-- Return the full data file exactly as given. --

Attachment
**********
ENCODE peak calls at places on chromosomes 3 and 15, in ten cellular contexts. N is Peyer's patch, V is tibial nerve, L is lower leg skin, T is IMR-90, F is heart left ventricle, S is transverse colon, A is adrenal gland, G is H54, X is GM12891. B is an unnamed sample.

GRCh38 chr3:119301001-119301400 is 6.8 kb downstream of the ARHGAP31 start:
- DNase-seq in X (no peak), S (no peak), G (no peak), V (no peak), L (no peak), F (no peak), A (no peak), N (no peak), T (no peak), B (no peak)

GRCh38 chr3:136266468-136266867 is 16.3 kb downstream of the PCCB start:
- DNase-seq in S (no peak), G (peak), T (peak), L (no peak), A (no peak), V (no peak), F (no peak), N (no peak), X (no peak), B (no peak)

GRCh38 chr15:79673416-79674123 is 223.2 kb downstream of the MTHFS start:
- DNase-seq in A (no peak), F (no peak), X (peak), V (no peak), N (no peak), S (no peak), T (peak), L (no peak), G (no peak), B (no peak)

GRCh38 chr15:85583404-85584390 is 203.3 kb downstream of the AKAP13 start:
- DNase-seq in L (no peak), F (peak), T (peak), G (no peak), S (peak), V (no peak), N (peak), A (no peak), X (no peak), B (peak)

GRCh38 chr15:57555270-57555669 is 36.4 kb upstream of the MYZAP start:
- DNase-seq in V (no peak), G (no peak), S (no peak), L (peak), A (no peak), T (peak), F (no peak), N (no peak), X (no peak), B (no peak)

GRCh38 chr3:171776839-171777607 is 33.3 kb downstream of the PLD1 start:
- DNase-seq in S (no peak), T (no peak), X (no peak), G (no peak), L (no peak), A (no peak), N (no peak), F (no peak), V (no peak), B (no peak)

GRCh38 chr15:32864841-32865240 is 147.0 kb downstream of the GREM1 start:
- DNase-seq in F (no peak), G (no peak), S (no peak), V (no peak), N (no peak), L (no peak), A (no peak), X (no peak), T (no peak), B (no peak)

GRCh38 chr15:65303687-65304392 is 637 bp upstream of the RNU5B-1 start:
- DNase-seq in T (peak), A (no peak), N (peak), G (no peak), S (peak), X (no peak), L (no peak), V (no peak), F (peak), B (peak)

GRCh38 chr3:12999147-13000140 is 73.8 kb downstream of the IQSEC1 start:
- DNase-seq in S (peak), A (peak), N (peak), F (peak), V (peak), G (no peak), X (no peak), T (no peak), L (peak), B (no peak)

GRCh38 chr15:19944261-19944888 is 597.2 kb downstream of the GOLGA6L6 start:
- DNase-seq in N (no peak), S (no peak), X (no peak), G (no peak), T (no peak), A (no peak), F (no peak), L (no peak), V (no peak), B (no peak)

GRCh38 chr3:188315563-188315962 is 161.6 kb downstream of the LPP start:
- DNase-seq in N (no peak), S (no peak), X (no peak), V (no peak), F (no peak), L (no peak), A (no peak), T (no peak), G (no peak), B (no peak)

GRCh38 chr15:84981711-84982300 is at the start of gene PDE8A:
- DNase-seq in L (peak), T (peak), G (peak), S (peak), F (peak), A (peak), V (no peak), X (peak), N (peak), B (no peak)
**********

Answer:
ENCODE peak calls at places on chromosomes 3 and 15, in ten cellular contexts. N is Peyer's patch, V is tibial nerve, L is lower leg skin, T is IMR-90, F is heart left ventricle, S is transverse colon, A is adrenal gland, G is H54, X is GM12891. B is an unnamed sample.

GRCh38 chr3:119301001-119301400 is 6.8 kb downstream of the ARHGAP31 start:
- DNase-seq in X (no peak), S (no peak), G (no peak), V (no peak), L (no peak), F (no peak), A (no peak), N (no peak), T (no peak), B (no peak)

GRCh38 chr3:136266468-136266867 is 16.3 kb downstream of the PCCB start:
- DNase-seq in S (no peak), G (peak), T (peak), L (no peak), A (no peak), V (no peak), F (no peak), N (no peak), X (no peak), B (no peak)

GRCh38 chr15:79673416-79674123 is 223.2 kb downstream of the MTHFS start:
- DNase-seq in A (no peak), F (no peak), X (peak), V (no peak), N (no peak), S (no peak), T (peak), L (no peak), G (no peak), B (no peak)

GRCh38 chr15:85583404-85584390 is 203.3 kb downstream of the AKAP13 start:
- DNase-seq in L (no peak), F (peak), T (peak), G (no peak), S (peak), V (no peak), N (peak), A (no peak), X (no peak), B (peak)

GRCh38 chr15:57555270-57555669 is 36.4 kb upstream of the MYZAP start:
- DNase-seq in V (no peak), G (no peak), S (no peak), L (peak), A (no peak), T (peak), F (no peak), N (no peak), X (no peak), B (no peak)

GRCh38 chr3:171776839-171777607 is 33.3 kb downstream of the PLD1 start:
- DNase-seq in S (no peak), T (no peak), X (no peak), G (no peak), L (no peak), A (no peak), N (no peak), F (no peak), V (no peak), B (no peak)

GRCh38 chr15:32864841-32865240 is 147.0 kb downstream of the GREM1 start:
- DNase-seq in F (no peak), G (no peak), S (no peak), V (no peak), N (no peak), L (no peak), A (no peak), X (no peak), T (no peak), B (no peak)

GRCh38 chr15:65303687-65304392 is 637 bp upstream of the RNU5B-1 start:
- DNase-seq in T (peak), A (no peak), N (peak), G (no peak), S (peak), X (no peak), L (no peak), V (no peak), F (peak), B (peak)

GRCh38 chr3:12999147-13000140 is 73.8 kb downstream of the IQSEC1 start:
- DNase-seq in S (peak), A (peak), N (peak), F (peak), V (peak), G (no peak), X (no peak), T (no peak), L (peak), B (no peak)

GRCh38 chr15:19944261-19944888 is 597.2 kb downstream of the GOLGA6L6 start:
- DNase-seq in N (no peak), S (no peak), X (no peak), G (no peak), T (no peak), A (no peak), F (no peak), L (no peak), V (no peak), B (no peak)

GRCh38 chr3:188315563-188315962 is 161.6 kb downstream of the LPP start:
- DNase-seq in N (no peak), S (no peak), X (no peak), V (no peak), F (no peak), L (no peak), A (no peak), T (no peak), G (no peak), B (no peak)

GRCh38 chr15:84981711-84982300 is at the start of gene PDE8A:
- DNase-seq in L (peak), T (peak), G (peak), S (peak), F (peak), A (peak), V (no peak), X (peak), N (peak), B (no peak)